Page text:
The 247 Sports composite gods say the Big Red inked seven 4-star prospects in the 2013 recruiting class and signed eight the year before. So you’ll forgive Cethan Carter if he thinks the whispers sandbagging the Nebraska Cornhuskers’ crop of NFL-eligible talent in 2017 are careless.
Also, dumb, shortsighted and ignorant. But mostly careless.
“All of them are workhorses, and I know all of them can play at the next level,” the Huskers’ senior tight end said of his fellow potential Big Red draftees. “When their time is upon them, I guess they’ll have to show them what they can do.”
Streaks are treasured in Lincoln, and with the NFL’s annual Scouting Combine looming at the end of the week, some wonder if one could be hitting the skids.
The Huskers are the only Football Bowl Subdivision program to have more than one player taken in each NFL draft since 1963. The Big Red had two players selected in 2013 (running back Rex Burkhead and defensive back Daimion Stafford), which is the fewest produced in any given class since the NFL-AFL merger of 1970.
Only two Huskers — Carter and safety Nate Gerry — were invited to work out at Indianapolis at the 2017 combine, which starts Feb. 28 and runs through March 5. The last time Nebraska had fewer than three players invited was also 2013, when Burkhead and Stafford got their tickets punched.
“I just think when you look at the Big Ten, look at some of the top-tier talent schools, I think you can broaden it and open up a little bit more,” former NFL tight end and ESPN analyst Anthony Becht told Land of 10.
“Sometimes we try to reach for this Division II, Division III guy. For me, I just feel the competition level of players with a lot of these teams in the Big Ten and these conferences, you should be able to have more than one or two of these guys at the combine. I would say schools like Nebraska shouldn’t have (only) a player or two who should go.”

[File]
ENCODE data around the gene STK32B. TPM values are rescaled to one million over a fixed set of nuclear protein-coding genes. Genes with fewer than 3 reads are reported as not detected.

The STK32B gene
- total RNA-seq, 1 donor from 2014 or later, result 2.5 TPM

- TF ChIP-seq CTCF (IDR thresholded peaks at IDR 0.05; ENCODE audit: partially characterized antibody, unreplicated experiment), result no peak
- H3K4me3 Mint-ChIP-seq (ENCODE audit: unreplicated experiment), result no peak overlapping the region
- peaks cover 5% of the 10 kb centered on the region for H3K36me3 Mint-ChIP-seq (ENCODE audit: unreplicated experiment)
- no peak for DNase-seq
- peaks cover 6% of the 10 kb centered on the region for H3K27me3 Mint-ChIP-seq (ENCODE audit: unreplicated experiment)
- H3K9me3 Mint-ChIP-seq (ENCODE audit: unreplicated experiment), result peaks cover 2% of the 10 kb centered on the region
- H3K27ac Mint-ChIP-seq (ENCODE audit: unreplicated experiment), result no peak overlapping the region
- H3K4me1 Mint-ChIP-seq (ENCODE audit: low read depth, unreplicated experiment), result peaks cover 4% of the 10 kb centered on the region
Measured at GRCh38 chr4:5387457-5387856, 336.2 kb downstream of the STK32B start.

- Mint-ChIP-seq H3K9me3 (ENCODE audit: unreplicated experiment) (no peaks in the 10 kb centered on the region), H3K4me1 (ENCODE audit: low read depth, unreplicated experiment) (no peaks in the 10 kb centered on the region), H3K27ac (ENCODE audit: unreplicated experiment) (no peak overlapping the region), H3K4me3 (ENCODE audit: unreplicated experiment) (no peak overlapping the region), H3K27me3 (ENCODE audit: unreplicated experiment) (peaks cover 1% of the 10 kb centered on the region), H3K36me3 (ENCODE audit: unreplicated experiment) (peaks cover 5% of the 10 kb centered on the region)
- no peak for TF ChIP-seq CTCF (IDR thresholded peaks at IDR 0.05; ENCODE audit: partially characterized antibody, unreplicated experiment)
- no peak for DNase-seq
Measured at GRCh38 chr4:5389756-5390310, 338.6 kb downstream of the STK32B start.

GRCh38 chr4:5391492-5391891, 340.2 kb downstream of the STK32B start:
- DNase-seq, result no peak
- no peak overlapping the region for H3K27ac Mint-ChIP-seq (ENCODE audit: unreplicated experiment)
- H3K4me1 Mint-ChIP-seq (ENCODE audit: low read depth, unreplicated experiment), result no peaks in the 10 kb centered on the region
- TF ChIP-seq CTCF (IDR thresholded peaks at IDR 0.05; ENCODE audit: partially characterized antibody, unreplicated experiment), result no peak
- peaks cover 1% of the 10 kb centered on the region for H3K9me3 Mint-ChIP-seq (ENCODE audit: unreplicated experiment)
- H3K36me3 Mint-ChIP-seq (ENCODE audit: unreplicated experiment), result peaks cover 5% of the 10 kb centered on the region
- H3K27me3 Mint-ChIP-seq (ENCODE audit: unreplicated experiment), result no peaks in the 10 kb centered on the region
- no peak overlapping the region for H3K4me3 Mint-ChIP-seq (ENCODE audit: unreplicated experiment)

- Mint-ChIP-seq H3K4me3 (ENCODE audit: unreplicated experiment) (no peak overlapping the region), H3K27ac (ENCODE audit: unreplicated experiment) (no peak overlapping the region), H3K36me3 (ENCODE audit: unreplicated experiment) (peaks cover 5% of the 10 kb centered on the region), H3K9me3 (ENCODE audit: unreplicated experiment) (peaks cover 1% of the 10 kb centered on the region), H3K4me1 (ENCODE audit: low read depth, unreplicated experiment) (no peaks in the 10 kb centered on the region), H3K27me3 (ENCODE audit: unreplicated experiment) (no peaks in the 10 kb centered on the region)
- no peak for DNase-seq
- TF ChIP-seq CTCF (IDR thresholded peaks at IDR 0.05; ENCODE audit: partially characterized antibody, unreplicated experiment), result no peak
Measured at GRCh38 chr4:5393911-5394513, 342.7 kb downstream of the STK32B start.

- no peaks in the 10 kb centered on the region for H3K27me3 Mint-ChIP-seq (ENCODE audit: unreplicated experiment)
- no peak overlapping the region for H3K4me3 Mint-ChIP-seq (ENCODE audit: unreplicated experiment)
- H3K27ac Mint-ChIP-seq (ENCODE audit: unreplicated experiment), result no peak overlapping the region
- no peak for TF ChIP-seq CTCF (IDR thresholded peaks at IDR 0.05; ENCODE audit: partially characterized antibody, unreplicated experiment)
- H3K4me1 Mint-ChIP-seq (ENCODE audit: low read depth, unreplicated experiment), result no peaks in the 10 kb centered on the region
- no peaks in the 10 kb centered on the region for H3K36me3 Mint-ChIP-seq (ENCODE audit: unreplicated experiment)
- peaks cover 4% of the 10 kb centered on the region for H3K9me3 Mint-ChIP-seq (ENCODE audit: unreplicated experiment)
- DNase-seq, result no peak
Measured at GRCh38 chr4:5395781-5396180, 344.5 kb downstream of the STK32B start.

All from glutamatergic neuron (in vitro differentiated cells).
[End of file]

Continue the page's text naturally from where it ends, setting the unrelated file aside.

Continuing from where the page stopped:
Despite four former 4-star prospects in the pool, including wide receiver Jordan Westerkamp and linebacker Josh Banderas, NFLDraftScout.com only lists a pair of Huskers in the 2017 draft class as among its top 30 prospects at their respective positions: Carter at tight end (No. 18 overall) and Gerry at strong safety (also 18th).
The site projects Carter as a likely seventh-rounder or a priority free agent and Gerry as a possible priority free agent. The tea leaves have been wrong before, but depending on how Carter and Gerry perform this week, some wonder if a run of nearly five-and-a-half decades of drafts with multiple Huskers is in trouble.
“Time will tell.”
— Cethan Carter, former Nebraska tight end, on the Huskers’ NFL draft eligibles
“You know, I think more guys should earn the right to go,” said Becht, who coached Carter at the NFLPA Collegiate Bowl in January and has been working this winter with another Big Ten combine snub, Michigan State tight end Josiah Price. “And you can’t tell me what (Price) did on the field, and the production he had, that he didn’t earn the right to go to the combine.
“I don’t know what that (selection) process is. I’m not in on that. From anybody that watches football, watches the games and knows what they’ve done in their career, it’s kind of a slap in the face.”
Despite a senior season slowed by back and knee problems, Westerkamp (6-foot, 200 pounds) finished his Huskers career second on Nebraska’s career receptions list (167) and tied for second in career 100-yard games (eight). The 6-foot-3, 240-pound Banderas led the Huskers in tackles this past fall with 93.
Both are expected to participate in Nebraska’s pro day, slated for March 14, along with classmates Tommy Armstrong, Kevin Maurice, Alonzo Moore, Terrell Newby and Brandon Reilly.
“Time will tell,” Carter said. “But I’m confident that all of them can play.”